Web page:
One particularly powerful exhibit was dedicated to the re-emergence of the ‘Urban Indian.’ Prior to colonisation the land on which the city now stands and its hinterland was peopled by Native Americans. The questing colonists had little in mind but ma-terial wealth and its sources. Knowing of, or about the ways of other human beings and their wisdom, were far from their priorities, and consequently theft, mayhem, genocide and appropriation followed. Today something of that Native American story is being re-told. What was lost in the Trail of Tears, or at Wounded Knee - is being listened to: ‘If we can tell our stories.if people can see our work and see us,’ observed the Director of AmerInd, ‘then it is natural to feel commonality with peo-ple.’
As I watched, read and listened to the stories the exhibits told, un bidden some words of Jesus came into my head: ‘The kingdom of God is not coming as it is ex-pected, and they will not say : ‘Look it is here!’ ‘Look it is there!’ For look, the king-dom of God is among you.’ And I found myself asking if in these lives and stories of seeking ‘justice for all’ -they were indeed signs of the ‘kingdom of God’ among us? I wonder what you think. I concluded that they were.
Jesus did not come into the world to found the church, but to bring in the reign of God. The task of the church - the ecclesia - ‘the called out ones’ is to hear the summoning voice of God to bring in the ‘saving justice of the kingdom’ so that it ex-tends out and embraces all. And if it doesn’t or won’t then the principles of ‘saving justice’ that are in manifesto of the kingdom of God, will be borne witness to by the ‘kingdom of God that is among us,’ in movements, campaigns and protest. That is true radicalism.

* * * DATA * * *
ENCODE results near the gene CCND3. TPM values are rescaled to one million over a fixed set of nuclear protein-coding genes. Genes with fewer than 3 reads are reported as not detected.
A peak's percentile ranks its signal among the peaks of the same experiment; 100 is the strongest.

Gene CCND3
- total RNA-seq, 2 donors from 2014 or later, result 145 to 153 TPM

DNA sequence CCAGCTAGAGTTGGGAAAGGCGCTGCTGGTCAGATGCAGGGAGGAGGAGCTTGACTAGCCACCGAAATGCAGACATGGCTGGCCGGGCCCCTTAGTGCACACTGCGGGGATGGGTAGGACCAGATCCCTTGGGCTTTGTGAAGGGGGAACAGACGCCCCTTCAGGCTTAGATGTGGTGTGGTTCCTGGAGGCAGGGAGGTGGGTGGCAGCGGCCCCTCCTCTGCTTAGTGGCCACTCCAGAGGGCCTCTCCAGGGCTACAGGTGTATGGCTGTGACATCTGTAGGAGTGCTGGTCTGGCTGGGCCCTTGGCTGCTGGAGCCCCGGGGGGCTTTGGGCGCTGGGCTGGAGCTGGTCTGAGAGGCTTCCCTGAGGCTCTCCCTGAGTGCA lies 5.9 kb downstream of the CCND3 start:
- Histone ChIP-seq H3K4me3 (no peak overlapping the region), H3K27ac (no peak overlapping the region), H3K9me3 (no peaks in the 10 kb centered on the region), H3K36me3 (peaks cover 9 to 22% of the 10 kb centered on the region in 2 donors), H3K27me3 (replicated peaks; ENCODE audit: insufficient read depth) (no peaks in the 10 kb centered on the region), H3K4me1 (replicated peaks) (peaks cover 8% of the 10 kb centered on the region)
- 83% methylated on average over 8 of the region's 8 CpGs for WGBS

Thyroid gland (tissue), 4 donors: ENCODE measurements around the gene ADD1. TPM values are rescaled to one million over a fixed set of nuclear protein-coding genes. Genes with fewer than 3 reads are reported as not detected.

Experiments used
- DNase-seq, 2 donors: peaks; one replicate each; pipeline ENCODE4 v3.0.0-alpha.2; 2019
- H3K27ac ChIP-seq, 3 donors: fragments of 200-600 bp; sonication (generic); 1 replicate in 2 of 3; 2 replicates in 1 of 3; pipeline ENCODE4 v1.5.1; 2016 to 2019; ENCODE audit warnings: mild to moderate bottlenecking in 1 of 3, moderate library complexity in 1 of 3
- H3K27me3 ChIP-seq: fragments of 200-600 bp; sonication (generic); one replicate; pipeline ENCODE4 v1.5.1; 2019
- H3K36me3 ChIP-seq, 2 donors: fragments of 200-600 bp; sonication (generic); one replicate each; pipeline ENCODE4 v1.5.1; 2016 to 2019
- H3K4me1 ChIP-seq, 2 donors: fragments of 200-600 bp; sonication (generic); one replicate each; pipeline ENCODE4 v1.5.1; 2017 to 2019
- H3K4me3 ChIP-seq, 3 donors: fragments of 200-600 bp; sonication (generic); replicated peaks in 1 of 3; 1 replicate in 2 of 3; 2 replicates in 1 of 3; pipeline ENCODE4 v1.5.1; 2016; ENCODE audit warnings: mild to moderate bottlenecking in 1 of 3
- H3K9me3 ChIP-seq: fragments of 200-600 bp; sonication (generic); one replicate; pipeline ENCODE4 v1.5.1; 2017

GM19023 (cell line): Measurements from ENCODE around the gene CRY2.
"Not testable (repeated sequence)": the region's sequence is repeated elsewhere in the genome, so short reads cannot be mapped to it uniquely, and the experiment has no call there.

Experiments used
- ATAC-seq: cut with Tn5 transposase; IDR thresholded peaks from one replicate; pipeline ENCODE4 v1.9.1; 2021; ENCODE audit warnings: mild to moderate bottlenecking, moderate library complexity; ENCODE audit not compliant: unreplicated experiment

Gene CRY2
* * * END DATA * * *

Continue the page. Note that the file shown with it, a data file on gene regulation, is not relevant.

Next Sunday I will be returning to the baptist church where I was baptised by full immersion in December 1959. Baptism is traditionally associated with the confes-sion of sins, and the desire for them to be washed away. True enough. But it holds a deeper significance that somehow full immersion demonstrates clearly. It is the idea of ‘dying’ to a former life marked by self, conformity to the world around, and adherence to the status quo; and rising, or being raised - ‘resurrected' -to a life of service in pursuit of God’s saving justice for all.
Our gospel this morning was an account of Jesus’ baptism. We sometimes ques-tion whether Jesus baptism was a real act of repentance, an opening up to new possibilities. I am sure it was. As he stood in line waiting his turn, his identity was with those around him - a fellow human, facing the world’s woes. Despite protests from his baptiser John, Jesus submits to baptism. There he demonstrated a refusal
to be shaped by the values, structures and ideologies of the society, or to submit to the status quo. Here he received his vocation to ‘bring in the Kingdom.’And that is what it means for us to be faithful to our baptism.
On the occasion of my baptism the pastor gave me a text which is on the fly leaf of the Bible I possessed back then. It read, He who is faithful in that which is least, is faithful also in much. To be inclusive, radical and faithful is a lifetime vocation. It of-ten begins with little things, acts of protest or resistance. But paradoxically here are the seeds of that which is also in much - the bringing in of God’s kingdom of justice, love and peace.
A final story: - a man was walking along a path when he saw a little bird with its feet in the air. ‘What are you doing? ‘ ‘I heard the sky was falling in,’ replied the bird. ‘Ho!’ scoffed the man - and how do you think sticking your feet in the air will prevent that? ‘’One does what one can,’ replied the bird. ‘One does what one can